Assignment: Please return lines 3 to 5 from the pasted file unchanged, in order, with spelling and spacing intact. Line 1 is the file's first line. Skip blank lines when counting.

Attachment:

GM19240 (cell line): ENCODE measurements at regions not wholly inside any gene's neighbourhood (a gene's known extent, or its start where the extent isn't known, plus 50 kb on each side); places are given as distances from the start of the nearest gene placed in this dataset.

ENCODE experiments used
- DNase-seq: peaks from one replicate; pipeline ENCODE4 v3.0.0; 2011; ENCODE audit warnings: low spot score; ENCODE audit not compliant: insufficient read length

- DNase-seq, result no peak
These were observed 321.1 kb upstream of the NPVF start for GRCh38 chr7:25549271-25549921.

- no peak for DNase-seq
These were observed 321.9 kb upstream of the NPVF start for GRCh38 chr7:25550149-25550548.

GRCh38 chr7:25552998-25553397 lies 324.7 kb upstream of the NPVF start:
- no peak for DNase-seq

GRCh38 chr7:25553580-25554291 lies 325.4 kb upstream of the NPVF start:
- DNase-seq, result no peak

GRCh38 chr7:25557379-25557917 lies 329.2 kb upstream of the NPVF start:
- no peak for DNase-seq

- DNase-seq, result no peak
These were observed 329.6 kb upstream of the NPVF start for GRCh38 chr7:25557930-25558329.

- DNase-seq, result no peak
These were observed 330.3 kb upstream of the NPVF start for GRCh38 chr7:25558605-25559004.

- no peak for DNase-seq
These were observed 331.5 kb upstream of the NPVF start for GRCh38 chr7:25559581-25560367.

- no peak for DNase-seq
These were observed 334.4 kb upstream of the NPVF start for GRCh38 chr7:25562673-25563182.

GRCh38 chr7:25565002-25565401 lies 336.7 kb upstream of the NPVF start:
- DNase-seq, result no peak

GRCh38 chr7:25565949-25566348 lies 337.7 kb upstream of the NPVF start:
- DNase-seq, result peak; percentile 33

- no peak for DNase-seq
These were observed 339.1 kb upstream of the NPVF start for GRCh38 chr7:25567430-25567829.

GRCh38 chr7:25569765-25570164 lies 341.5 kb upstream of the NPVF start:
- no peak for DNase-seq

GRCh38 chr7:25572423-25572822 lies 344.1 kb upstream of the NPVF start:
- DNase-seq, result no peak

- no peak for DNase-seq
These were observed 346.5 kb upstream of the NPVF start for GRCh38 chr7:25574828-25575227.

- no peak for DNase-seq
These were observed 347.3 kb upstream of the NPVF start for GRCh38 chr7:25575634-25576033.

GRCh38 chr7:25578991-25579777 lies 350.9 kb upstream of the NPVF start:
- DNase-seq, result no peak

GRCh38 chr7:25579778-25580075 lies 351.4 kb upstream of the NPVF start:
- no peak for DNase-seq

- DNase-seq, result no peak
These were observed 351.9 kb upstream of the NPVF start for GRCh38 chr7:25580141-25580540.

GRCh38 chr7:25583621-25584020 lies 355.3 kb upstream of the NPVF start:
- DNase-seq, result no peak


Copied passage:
- DNase-seq: peaks from one replicate; pipeline ENCODE4 v3.0.0; 2011; ENCODE audit warnings: low spot score; ENCODE audit not compliant: insufficient read length

- DNase-seq, result no peak
These were observed 321.1 kb upstream of the NPVF start for GRCh38 chr7:25549271-25549921.